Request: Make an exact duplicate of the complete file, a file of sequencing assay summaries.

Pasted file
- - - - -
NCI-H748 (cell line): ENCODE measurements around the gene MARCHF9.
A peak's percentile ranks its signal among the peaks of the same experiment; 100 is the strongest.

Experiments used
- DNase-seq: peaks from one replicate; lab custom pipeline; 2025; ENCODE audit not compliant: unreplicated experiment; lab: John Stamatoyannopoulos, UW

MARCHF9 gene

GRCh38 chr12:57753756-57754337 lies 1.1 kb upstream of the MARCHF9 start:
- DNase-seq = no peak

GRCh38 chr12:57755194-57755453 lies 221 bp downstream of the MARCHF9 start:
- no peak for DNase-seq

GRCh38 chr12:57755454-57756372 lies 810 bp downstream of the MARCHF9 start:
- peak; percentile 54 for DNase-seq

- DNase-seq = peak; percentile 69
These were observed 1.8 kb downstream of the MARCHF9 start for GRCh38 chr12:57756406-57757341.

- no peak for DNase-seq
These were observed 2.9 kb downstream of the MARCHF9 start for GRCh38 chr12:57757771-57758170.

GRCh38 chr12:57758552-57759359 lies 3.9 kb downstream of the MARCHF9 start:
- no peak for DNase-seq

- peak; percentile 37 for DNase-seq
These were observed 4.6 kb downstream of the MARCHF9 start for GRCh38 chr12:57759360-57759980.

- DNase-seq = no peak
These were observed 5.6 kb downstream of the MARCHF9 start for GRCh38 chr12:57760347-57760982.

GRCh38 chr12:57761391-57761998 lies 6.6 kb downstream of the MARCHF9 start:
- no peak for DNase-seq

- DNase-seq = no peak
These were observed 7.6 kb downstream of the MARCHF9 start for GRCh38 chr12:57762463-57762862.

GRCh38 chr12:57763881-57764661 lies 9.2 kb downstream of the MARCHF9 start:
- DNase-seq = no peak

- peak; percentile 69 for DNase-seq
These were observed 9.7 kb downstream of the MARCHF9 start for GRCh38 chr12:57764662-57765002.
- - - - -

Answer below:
NCI-H748 (cell line): ENCODE measurements around the gene MARCHF9.
A peak's percentile ranks its signal among the peaks of the same experiment; 100 is the strongest.

Experiments used
- DNase-seq: peaks from one replicate; lab custom pipeline; 2025; ENCODE audit not compliant: unreplicated experiment; lab: John Stamatoyannopoulos, UW

MARCHF9 gene

GRCh38 chr12:57753756-57754337 lies 1.1 kb upstream of the MARCHF9 start:
- DNase-seq = no peak

GRCh38 chr12:57755194-57755453 lies 221 bp downstream of the MARCHF9 start:
- no peak for DNase-seq

GRCh38 chr12:57755454-57756372 lies 810 bp downstream of the MARCHF9 start:
- peak; percentile 54 for DNase-seq

- DNase-seq = peak; percentile 69
These were observed 1.8 kb downstream of the MARCHF9 start for GRCh38 chr12:57756406-57757341.

- no peak for DNase-seq
These were observed 2.9 kb downstream of the MARCHF9 start for GRCh38 chr12:57757771-57758170.

GRCh38 chr12:57758552-57759359 lies 3.9 kb downstream of the MARCHF9 start:
- no peak for DNase-seq

- peak; percentile 37 for DNase-seq
These were observed 4.6 kb downstream of the MARCHF9 start for GRCh38 chr12:57759360-57759980.

- DNase-seq = no peak
These were observed 5.6 kb downstream of the MARCHF9 start for GRCh38 chr12:57760347-57760982.

GRCh38 chr12:57761391-57761998 lies 6.6 kb downstream of the MARCHF9 start:
- no peak for DNase-seq

- DNase-seq = no peak
These were observed 7.6 kb downstream of the MARCHF9 start for GRCh38 chr12:57762463-57762862.

GRCh38 chr12:57763881-57764661 lies 9.2 kb downstream of the MARCHF9 start:
- DNase-seq = no peak

- peak; percentile 69 for DNase-seq
These were observed 9.7 kb downstream of the MARCHF9 start for GRCh38 chr12:57764662-57765002.